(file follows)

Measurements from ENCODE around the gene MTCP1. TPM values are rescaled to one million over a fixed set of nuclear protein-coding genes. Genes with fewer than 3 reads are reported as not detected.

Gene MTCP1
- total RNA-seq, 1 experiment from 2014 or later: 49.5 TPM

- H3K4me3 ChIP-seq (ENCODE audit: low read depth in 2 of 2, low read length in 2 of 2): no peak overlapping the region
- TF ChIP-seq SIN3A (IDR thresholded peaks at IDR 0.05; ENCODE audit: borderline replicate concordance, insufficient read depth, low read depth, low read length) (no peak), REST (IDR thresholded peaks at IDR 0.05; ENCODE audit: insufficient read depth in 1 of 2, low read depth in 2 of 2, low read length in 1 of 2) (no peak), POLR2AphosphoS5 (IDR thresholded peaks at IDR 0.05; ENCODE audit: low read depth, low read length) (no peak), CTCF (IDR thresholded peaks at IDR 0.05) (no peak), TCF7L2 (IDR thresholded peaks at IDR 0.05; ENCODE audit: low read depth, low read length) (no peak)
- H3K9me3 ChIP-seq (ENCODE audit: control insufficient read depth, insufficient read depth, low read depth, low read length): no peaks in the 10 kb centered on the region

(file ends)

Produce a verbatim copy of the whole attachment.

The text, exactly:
Measurements from ENCODE around the gene MTCP1. TPM values are rescaled to one million over a fixed set of nuclear protein-coding genes. Genes with fewer than 3 reads are reported as not detected.

Gene MTCP1
- total RNA-seq, 1 experiment from 2014 or later: 49.5 TPM

- H3K4me3 ChIP-seq (ENCODE audit: low read depth in 2 of 2, low read length in 2 of 2): no peak overlapping the region
- TF ChIP-seq SIN3A (IDR thresholded peaks at IDR 0.05; ENCODE audit: borderline replicate concordance, insufficient read depth, low read depth, low read length) (no peak), REST (IDR thresholded peaks at IDR 0.05; ENCODE audit: insufficient read depth in 1 of 2, low read depth in 2 of 2, low read length in 1 of 2) (no peak), POLR2AphosphoS5 (IDR thresholded peaks at IDR 0.05; ENCODE audit: low read depth, low read length) (no peak), CTCF (IDR thresholded peaks at IDR 0.05) (no peak), TCF7L2 (IDR thresholded peaks at IDR 0.05; ENCODE audit: low read depth, low read length) (no peak)
- H3K9me3 ChIP-seq (ENCODE audit: control insufficient read depth, insufficient read depth, low read depth, low read length): no peaks in the 10 kb centered on the region